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Group Called for End to Predator Call Devices to Hunt Lions
Denver, CO. Yesterday, WildEarth Guardians secured a conservation victory when the Colorado Parks and Wildlife Commission unanimously voted to disallow a lion hunter’s proposal to use electronic “predator calls” as a means to lure in and shoot mountain lions.
“Using electronic predator call devices to lure in mountain lions so they could be shot not only frustrated our goals to protect breeding females and their dependent kittens in Colorado, it represented a breach in hunting ethics,” stated Wendy Keefover, Director of Carnivore Protection for WildEarth Guardians.
Predator calls come in many forms, and some simulate deer fawn, elk calves, or other prey species in distress in order to lure in a native carnivore in the range of a human hunter.
Hunters that use predator call devices cannot differentiate the sex of a mountain lion before they shoot. As a result, almost 80% of mountain lions killed in Colorado with non-electronic predator calls have been females, which could result in orphaned kittens that starve and die.
“Protecting breeding female mountain lions and their dependent kittens from sport hunting represents a paramount conservation and ethical concern to WildEarth Guardians, said Keefover. “With the help of houndsmen, we saw a mountain lion hunter education program come to fruition in Colorado and that resulted in a marked decline in the number of females in the hunter kill,” remarked Keefover.
The Colorado lion hunter education program marked the first such program any where when it was enacted in 2005 – because of Guardians’ sustained campaign. Since then, Guardians has also secured mandatory hunter education programs in the States of New Mexico and Montana.
Yesterday, Guardians also argued before the Commission that the use of predator calls is unsporting and unethical. “We do not believe that hunters that use electronic predator calls to hunt mountain lions conduct their hunts using the principle of fair chase, an important ethic most hunters embrace,” Keefover added.
In September, the Colorado Parks and Wildlife Commission voted to allow the predator call device to go to a “second step” in Colorado’s regulatory review process, before it quashed the petition yesterday after Guardians and another hunting organization raised concerns.
“Not only iconic and beautiful, lions represent a vital piece of Colorado’s natural heritage,” commented Keefover. “Lions modulate deer populations in Colorado so they don’t overbrowse – they even select for diseased animals. Mountain lions make their ecological systems vibrant, diverse, and healthy,” she added.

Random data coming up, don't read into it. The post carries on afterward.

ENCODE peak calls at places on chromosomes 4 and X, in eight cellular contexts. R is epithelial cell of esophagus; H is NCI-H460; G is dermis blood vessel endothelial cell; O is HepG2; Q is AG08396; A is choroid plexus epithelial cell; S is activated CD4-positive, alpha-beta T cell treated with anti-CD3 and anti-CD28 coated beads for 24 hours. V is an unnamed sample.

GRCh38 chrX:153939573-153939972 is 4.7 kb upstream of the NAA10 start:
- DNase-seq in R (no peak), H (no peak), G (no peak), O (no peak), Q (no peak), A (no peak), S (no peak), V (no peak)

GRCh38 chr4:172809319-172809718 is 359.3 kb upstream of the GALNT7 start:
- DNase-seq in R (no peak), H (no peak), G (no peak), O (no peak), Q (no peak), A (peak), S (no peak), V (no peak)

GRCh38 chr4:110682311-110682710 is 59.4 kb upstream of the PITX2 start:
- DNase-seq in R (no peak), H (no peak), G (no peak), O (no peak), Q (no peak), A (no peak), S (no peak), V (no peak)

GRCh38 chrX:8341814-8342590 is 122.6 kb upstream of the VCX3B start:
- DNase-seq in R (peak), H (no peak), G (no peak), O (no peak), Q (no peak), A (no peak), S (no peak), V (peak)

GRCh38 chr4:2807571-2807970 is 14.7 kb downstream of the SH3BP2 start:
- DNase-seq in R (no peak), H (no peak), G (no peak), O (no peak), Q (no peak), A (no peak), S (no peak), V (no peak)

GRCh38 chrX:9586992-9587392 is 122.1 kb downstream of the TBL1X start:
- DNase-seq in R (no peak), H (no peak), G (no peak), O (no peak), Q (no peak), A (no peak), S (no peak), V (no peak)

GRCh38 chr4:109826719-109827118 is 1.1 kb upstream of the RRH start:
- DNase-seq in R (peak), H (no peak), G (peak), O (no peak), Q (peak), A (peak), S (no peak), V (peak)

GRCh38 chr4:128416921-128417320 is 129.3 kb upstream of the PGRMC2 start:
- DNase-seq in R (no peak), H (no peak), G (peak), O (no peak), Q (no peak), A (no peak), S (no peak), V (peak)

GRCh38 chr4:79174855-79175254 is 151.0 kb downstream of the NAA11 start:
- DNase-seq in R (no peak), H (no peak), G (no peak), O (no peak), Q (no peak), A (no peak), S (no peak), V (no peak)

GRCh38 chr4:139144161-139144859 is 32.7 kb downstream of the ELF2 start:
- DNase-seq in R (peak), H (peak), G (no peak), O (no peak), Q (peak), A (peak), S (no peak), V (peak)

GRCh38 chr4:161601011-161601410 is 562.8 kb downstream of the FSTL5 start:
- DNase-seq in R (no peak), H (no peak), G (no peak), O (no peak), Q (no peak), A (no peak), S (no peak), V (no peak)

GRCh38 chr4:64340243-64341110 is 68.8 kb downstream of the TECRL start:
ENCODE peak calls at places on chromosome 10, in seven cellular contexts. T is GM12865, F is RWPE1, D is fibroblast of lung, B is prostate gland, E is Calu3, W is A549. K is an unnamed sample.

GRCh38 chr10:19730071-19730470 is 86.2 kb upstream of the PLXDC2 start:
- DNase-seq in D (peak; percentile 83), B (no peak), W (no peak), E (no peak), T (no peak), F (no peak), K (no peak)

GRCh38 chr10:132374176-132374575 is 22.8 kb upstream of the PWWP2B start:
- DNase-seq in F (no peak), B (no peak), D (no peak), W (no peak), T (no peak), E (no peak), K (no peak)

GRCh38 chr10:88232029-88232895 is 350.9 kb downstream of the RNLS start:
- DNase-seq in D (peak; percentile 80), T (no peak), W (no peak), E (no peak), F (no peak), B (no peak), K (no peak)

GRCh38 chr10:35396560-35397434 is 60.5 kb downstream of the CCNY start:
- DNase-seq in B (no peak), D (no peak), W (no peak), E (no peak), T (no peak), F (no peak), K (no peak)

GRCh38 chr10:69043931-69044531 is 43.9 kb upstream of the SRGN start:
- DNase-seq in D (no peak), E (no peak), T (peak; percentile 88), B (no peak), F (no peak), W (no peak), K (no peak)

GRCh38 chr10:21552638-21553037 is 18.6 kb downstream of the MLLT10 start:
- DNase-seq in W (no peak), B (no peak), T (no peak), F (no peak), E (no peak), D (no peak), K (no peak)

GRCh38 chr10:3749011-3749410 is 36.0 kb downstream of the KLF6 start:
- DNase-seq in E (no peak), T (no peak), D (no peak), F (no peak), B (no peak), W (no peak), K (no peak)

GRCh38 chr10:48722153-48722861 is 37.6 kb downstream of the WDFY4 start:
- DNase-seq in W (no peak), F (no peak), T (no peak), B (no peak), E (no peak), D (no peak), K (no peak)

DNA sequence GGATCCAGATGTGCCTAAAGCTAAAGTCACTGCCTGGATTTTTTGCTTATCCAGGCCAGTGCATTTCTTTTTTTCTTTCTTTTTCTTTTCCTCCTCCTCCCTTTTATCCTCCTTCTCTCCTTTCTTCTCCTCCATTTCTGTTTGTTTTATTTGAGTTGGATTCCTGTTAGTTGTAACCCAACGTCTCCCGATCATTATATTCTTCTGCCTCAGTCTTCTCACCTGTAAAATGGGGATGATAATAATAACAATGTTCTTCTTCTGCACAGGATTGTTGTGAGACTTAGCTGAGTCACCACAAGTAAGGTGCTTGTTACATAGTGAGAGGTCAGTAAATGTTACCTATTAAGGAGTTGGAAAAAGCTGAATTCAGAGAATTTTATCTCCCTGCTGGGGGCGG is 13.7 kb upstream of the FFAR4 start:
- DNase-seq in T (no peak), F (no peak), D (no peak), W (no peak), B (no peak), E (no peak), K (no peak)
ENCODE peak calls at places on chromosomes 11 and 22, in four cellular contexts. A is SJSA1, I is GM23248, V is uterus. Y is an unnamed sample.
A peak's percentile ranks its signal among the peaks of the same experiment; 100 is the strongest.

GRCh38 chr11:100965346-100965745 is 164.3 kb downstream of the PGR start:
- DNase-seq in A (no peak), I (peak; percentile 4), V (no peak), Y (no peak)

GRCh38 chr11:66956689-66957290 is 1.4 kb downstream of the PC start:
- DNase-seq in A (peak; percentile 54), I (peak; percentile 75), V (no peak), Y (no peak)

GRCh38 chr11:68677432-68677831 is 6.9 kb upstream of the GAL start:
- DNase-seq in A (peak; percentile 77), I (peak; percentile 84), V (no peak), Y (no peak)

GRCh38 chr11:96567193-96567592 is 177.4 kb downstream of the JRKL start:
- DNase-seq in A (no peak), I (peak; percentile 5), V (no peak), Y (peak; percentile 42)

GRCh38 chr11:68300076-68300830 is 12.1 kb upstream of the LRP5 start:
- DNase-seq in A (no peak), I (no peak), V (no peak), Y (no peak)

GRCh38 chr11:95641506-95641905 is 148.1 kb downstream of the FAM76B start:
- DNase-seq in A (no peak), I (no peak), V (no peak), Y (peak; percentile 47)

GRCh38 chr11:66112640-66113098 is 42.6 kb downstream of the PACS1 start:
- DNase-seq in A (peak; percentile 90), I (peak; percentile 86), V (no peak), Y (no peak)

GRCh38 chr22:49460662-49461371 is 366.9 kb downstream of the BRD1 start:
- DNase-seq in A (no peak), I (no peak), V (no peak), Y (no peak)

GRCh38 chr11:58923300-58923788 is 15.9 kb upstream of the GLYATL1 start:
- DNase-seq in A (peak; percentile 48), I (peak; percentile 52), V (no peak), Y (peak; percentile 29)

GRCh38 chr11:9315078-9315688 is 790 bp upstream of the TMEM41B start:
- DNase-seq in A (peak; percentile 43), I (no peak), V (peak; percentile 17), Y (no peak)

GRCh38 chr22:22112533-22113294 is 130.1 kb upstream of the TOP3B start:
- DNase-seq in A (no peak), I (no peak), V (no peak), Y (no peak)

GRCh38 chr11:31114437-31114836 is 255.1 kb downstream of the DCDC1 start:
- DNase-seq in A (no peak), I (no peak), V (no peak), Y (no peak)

The Mandatory Hunter Education Program & Conserving Female Cats
In 2005, the Wildlife Commission adopted a voluntary hunter education program, and in 2007, the Commission instituted a mandatory hunter education program, which is designed to protect breeding females and dependent kittens. Available online, the program requires that hunters and outfitters take the test and pass with a score of 80% before receiving a hunting license for mountain lions. Colorado, the first state to institute such a program provided the model to other states including New Mexico and Montana, which have subsequently instituted the program.
The result of the Colorado lion hunter education program: a dramatic decrease in the percentage of females killed in Colorado relative to males. Data from the Colorado Parks and Wildlife show that from 1991 to 2004, the average percent of females in the hunter kill was 43%; from 2005 to 2011, the average percent of females in the hunter kill equals 36%.
On the other hand, the lion kill data in Colorado show that of the 22 lions killed by hunters from 2005 to 2010 using hand held “predator callers”, 17 were female. In other words, 77% of the total lion kill by predator callers involved the take of females. “Clearly, these devices do not allow for the hunters to practice selectivity,” said Keefover. “It may be that female cats are more susceptible to calls as they are continually trying to provision for their kittens,” she said.
WildEarth Guardians has campaigned for the conservation of Colorado’s mountain lions since 2002. As a result, mountain lion conservation has increased in the state. Some notable achievements:
v In 2004, the Division Wildlife produced its first biologically defensible mountain lion management plan for Colorado;
v In 2004, the Wildlife Commission ordered the hire of a carnivore biologist to study mountain lions. In 2005, the Division employed Ken Logan, PhD, a highly credited lion biologist and coauthor of Desert Puma. Dr. Logan is conducting a 10-year study of lions on the Uncompaghre Plateau; and
v In 2004 the Commission ordered a substantial reduction in the lion-hunting quota to a more sustainable level.